Physically this is a beautiful book: it draws the reader towards it and rewards on many levels. Kauffmann is informed and sophisticated but always kindly, never knowing, and his polite engagement is brilliantly rendered by Euan Cameron’s graceful translation. Jean-Paul Kauffman is a thinker and a marvellous companion. This singular little odyssey of a book is both profound meditation and erudite joy.
Kauffmann gazes into the heart of times past; he is also a terrific storyteller.
Read the full review.
Meanwhile, Stieg Larsson’s non-fiction, collected in The Expo Files, was picked up in the Guardian on Saturday, and, not surprising, was roundly lauded:
With the rise of populist parties across Europe, and one gaining traction in Hungary, Stieg Larsson’s anxieties as a journalist seem more pressing than ever. This is no cynical exercise, a gathering of Larsson’s journalism in order to milk the cash cow of The Girl with the Dragon Tattoo and the other two books in the Millienium trilogy. Rather, the selection is both a memorial to a dead friend and colleague’s passions, and a political opportunity, its aim being to inform readers and, to quote Tariq Ali’s introduction, “even push them in the direction of political activism”. Certainly Larsson’s admirers will find much of the ardour that animates his crime novels – in particular, in a long piece on “Swedish and Un-Swedish Violence Towards Women”, which makes clear his disgust at sexist oppression.
Inevitably perhaps I found myself comparing him with George Orwell, and quickly realising that the comparison was unfair. Even Orwell’s most ephemeral pieces summon up an authorial presence and possess a literary subtlety that Larsson was not even attempting to emulate. Rather these are practical, lucid, well-researched articles intended to educate the reader, and little more. And they are valuable pieces that merit attention. The book’s title evokes Mulder and Scully and “the truth that’s out there”, but mercifully Larsson shows little interest in conspiracy theories – in fact, belief in them appears part of the anti-democratic, rightwing culture that he loathes. Instead there is admirably clear journalism, the patient accumulation of devastating facts.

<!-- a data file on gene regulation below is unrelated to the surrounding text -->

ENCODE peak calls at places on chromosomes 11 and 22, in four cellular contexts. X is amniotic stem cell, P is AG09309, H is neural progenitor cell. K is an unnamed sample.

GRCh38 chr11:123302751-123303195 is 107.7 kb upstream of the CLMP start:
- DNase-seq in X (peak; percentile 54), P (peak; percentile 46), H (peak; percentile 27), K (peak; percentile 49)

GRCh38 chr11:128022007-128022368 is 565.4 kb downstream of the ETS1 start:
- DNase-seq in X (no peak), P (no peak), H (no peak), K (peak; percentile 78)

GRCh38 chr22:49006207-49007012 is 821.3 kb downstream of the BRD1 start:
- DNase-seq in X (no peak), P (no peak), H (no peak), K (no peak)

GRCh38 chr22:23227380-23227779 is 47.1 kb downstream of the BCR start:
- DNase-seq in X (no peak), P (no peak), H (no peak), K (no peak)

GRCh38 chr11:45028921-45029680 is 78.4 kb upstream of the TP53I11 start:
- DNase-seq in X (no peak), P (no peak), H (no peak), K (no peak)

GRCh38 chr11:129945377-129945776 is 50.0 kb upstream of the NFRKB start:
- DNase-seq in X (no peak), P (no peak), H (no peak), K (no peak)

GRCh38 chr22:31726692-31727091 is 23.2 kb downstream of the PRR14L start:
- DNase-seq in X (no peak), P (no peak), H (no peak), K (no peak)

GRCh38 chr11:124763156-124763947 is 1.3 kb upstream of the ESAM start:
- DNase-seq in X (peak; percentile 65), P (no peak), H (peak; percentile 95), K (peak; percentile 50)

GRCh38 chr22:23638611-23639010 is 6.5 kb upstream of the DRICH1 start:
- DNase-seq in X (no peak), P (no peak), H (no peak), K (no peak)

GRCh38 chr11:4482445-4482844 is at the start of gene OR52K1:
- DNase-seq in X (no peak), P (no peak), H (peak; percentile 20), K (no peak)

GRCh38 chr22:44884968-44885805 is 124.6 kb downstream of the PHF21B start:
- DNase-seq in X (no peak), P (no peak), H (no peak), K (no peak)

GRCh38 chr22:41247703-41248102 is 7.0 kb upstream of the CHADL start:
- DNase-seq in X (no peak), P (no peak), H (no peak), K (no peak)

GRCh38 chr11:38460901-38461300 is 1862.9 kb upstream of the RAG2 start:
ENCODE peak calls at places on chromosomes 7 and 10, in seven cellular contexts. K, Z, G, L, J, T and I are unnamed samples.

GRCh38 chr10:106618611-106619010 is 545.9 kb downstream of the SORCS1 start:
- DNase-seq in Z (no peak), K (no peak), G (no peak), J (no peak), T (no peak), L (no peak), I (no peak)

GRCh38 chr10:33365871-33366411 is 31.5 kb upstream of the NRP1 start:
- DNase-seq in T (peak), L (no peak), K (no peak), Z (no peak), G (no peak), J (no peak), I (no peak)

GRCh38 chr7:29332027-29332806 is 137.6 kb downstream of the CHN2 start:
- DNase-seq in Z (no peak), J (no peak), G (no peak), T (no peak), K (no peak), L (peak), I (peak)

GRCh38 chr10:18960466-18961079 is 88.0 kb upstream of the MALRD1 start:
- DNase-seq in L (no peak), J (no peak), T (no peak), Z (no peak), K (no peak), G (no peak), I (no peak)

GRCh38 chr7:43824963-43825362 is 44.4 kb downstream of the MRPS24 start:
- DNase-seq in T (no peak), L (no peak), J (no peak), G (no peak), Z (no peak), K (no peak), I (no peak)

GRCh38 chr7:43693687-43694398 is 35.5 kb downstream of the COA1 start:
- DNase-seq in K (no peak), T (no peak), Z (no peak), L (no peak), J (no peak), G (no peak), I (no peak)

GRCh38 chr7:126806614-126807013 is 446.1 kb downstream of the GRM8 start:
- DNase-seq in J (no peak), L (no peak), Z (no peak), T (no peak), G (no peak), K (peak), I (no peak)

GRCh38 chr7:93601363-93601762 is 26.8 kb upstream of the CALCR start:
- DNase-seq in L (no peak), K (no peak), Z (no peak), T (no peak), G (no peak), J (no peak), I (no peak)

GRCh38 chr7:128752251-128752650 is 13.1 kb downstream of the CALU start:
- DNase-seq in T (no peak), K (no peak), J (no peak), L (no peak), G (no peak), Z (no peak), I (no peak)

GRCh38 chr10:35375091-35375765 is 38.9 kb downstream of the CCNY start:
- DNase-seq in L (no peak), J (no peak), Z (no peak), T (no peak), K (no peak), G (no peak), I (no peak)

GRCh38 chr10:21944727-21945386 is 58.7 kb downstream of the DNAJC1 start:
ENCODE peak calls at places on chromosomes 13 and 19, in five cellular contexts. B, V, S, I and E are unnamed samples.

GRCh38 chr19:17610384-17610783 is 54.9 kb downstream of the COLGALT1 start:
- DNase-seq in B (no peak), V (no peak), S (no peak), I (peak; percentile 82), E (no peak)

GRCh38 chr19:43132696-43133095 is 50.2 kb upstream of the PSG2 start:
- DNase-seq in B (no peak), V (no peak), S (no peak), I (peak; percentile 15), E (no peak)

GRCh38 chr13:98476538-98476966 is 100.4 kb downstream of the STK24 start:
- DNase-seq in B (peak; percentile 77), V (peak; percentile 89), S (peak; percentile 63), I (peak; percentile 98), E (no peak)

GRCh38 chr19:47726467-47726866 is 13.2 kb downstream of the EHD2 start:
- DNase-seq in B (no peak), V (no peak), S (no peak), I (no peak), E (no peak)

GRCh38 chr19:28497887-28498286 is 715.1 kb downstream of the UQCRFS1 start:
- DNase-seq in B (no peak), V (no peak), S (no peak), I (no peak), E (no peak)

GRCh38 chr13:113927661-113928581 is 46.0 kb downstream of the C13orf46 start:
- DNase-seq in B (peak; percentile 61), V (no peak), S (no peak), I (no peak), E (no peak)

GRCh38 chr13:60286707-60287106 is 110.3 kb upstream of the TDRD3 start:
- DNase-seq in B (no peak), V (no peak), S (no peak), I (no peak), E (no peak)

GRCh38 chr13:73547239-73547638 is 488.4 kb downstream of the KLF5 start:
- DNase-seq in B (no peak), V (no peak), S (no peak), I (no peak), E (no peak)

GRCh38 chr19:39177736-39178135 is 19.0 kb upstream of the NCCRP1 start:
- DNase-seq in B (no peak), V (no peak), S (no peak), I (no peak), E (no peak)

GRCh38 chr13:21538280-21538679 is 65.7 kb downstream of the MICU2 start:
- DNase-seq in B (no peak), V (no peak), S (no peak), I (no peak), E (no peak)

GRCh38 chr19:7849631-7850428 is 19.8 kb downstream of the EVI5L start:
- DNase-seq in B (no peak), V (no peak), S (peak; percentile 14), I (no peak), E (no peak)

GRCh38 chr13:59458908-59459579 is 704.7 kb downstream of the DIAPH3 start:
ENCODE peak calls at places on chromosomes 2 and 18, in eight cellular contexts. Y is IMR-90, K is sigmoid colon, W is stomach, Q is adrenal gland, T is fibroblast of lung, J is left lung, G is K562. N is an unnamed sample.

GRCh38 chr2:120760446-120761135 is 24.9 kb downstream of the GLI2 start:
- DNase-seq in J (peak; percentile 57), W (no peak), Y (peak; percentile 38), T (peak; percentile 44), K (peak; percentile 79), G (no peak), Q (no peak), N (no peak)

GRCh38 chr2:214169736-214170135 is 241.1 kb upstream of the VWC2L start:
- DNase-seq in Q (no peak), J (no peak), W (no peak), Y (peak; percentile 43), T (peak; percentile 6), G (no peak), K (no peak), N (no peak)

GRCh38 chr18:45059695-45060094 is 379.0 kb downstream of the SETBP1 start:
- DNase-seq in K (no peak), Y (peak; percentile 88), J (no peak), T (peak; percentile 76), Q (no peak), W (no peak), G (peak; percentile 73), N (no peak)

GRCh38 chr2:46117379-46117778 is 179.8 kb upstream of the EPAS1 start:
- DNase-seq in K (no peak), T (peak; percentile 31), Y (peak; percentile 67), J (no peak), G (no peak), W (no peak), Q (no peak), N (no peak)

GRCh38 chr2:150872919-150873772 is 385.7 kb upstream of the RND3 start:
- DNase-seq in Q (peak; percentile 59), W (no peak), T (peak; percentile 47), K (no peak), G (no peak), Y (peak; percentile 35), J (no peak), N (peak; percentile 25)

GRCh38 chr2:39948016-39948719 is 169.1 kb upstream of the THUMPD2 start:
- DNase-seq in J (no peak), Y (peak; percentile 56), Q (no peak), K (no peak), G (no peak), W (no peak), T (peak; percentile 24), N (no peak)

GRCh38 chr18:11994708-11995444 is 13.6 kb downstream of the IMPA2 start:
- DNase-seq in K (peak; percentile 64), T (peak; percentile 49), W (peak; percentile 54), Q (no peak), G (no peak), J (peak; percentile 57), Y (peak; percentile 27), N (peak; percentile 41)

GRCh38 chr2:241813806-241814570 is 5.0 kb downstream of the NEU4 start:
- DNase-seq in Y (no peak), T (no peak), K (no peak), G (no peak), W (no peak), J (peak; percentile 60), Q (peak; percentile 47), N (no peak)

Read the full review.
This month there are no fewer than three new books from the MacLehose stable, two fiction and one non-fiction, a Goncourt winner, an Italian novel about the Sardinian Robin Hood and travelogue about a country that no longer exists . . .
Marie NDiaye must be (or perhaps have been?) the most precocious author on the MacLehose list. Her first novel was published when she was just seventeen: the story goes that legendary French publisher Jerome Lindon waited at the gates of her lycee to sign her up when the school bell rang. Since then she has become the only author to have won the Prix Medici and the Prix Goncourt, and the first black woman to win the latter (for Three Strong Women). Three Strong Women, also the winner of the Berlin International Literary Prize, is a blisteringly powerful novel about three women who almost have it all, who come so close, but end up having to fight and scrap for their very survival.
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One for the ultra-boutique MacLehose non-fiction list this. Jean-Paul Kauffmann is probably best know over here for a book about St Helena called The Dark Room at Longwood. He has a knack for writing about the worlds most obscure and esoteric reaches. A Journey to Nowhere is about a journey Kauffmann made through Courland, a once-independent kingdom that is now a part of Latvia — except that many Latvians you meet will probably scratch their heads if you mention it. Kauffmann has always been irresistibly drawn to this buffer between the Germanic and Slav worlds — not least because a former love hailed from there.
Marcello Fois is a Sardinian author and a member of a groups of Italian writers and crime writers known as “Gruppo 13″, who are particularly interested in exploring the cultural roots of their respective regions. Memory of the Abyss follows the life of the historical and legendary figure of Samuele Stochino, a Sardinian bandit and outlaw who can be thought of almost as the Sardinian Robin Hood — with Mussolini as his Sheriff of Nottingham. Fois’ Stocchino is given two “s”s, and his story — which sees him go from colonial soldier in North Africa to fighting in the First World War, to falling foul of the richest clan in his village — is to some extent . . . embellished. Stirring stuff.